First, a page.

OREANDA-NEWS. International Chess Federation (FIDE) president Arkady Dvorkovich said he would not draw far-reaching conclusions from world champion Magnus Carlsen's statement about his possible refusal to defend the chess crown.

"Carlsen is free to make any statements. If he said what he said, he must have had good personal reasons for it. In any case, he's not quitting chess. On the contrary, Carlsen has given assurances that he will strive for new records - a rating of 2900, and victories in big tournaments. So he's not going anywhere,"- Dvorkovich told Kommersant.

Dvorkovich stressed that "no one is in slavery to FIDE". "In any case, I wouldn't draw any far-reaching conclusions from one interview, especially at the end of such a difficult test as the world championship match,"- the FIDE head added.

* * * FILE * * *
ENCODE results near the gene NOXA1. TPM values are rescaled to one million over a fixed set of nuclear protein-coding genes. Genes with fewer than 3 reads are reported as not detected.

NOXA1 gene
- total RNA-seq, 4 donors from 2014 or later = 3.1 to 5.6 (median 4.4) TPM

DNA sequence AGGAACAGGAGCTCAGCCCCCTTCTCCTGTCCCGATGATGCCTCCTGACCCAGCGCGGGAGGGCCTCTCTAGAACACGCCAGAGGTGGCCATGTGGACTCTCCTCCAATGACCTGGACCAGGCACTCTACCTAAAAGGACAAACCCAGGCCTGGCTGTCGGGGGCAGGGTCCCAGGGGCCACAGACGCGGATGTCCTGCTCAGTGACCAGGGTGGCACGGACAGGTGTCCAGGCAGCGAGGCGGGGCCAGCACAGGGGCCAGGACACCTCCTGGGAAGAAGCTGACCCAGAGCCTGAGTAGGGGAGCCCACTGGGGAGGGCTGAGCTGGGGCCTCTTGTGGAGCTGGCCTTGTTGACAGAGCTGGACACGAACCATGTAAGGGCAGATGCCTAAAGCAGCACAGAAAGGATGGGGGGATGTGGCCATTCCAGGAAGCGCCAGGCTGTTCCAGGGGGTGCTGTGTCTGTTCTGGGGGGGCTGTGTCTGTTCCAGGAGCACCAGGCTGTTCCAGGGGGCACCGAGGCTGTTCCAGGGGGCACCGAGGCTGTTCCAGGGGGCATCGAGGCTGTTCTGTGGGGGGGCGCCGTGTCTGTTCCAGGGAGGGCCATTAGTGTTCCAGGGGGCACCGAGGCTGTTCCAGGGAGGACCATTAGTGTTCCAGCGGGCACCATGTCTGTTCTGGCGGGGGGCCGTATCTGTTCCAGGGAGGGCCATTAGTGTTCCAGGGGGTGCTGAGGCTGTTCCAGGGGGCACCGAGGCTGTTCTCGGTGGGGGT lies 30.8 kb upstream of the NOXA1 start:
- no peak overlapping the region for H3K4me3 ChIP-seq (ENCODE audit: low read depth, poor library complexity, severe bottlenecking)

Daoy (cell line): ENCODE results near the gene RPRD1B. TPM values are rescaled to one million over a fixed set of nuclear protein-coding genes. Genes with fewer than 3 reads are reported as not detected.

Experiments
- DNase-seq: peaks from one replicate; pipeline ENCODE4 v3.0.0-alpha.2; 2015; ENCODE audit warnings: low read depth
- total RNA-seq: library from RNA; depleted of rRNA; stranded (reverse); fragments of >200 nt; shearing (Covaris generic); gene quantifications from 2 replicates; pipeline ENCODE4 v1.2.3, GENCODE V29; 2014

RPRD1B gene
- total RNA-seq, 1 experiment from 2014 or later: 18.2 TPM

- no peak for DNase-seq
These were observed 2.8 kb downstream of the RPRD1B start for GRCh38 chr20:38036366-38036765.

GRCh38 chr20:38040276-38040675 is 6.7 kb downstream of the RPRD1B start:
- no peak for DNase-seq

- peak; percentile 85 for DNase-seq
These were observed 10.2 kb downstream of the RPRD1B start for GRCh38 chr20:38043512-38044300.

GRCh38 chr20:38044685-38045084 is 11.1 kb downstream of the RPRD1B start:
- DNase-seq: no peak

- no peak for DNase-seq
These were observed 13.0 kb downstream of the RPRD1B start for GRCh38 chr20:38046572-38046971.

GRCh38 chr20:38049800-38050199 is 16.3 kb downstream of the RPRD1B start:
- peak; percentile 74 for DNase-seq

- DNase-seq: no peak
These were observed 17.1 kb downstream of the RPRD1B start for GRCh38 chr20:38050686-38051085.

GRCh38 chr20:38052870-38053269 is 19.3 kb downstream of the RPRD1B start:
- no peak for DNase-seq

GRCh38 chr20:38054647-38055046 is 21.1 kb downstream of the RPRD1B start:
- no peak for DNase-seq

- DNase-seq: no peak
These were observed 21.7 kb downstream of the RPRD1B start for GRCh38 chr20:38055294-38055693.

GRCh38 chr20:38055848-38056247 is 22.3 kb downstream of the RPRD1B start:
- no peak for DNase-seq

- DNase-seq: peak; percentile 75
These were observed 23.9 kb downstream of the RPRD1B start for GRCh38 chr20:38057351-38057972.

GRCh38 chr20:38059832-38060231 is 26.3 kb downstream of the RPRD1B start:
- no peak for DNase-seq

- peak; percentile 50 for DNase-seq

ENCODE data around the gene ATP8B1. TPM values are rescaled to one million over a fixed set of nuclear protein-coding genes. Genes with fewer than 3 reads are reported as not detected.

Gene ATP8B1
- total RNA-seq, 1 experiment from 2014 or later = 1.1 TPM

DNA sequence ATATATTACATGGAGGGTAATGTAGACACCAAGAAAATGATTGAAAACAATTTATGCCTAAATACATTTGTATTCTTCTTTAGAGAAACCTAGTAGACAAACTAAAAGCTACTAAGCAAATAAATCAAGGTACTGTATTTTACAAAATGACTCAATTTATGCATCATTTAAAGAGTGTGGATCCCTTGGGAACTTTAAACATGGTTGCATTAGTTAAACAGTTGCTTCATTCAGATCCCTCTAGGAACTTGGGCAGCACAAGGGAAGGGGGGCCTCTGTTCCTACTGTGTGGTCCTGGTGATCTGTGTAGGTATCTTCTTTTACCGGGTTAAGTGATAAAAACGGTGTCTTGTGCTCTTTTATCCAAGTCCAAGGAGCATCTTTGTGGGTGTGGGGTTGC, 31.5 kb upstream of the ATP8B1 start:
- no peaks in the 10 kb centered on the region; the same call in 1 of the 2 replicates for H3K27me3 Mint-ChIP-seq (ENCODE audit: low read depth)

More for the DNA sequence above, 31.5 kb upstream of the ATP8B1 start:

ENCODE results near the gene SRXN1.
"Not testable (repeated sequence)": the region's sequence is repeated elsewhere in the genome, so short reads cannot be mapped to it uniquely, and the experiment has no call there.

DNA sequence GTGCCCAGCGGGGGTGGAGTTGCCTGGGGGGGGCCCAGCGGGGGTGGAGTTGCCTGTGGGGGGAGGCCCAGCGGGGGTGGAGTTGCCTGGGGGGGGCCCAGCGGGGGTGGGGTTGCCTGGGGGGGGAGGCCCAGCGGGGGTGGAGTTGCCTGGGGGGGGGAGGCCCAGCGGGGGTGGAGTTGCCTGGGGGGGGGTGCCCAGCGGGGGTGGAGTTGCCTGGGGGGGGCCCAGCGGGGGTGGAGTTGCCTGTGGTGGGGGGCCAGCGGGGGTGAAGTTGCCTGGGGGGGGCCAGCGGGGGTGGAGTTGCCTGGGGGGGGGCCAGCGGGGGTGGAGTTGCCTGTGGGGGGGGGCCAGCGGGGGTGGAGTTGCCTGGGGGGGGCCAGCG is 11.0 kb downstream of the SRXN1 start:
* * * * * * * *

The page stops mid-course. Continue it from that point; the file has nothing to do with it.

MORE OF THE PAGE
Carlsen, who has held the world title since 2013, said last week that he was unlikely to take part in the next match for the world crown unless his opponent was Alireza Firuzja.

Firoozdja, representing France, climbed to second place in the International Chess Federation (FIDE) rankings at the end of November. Firuzdja, aged 18 years and five months, became the youngest grandmaster in history to break the 2,800-point ranking. The previous record holder, Carlsen, did so just before his 19th birthday.

Carlsen beat Russia's Jan Nepomnyashchiy in an early title match in Dubai on December 10. The Norwegian won four out of 11 games. The rest were drawn matches.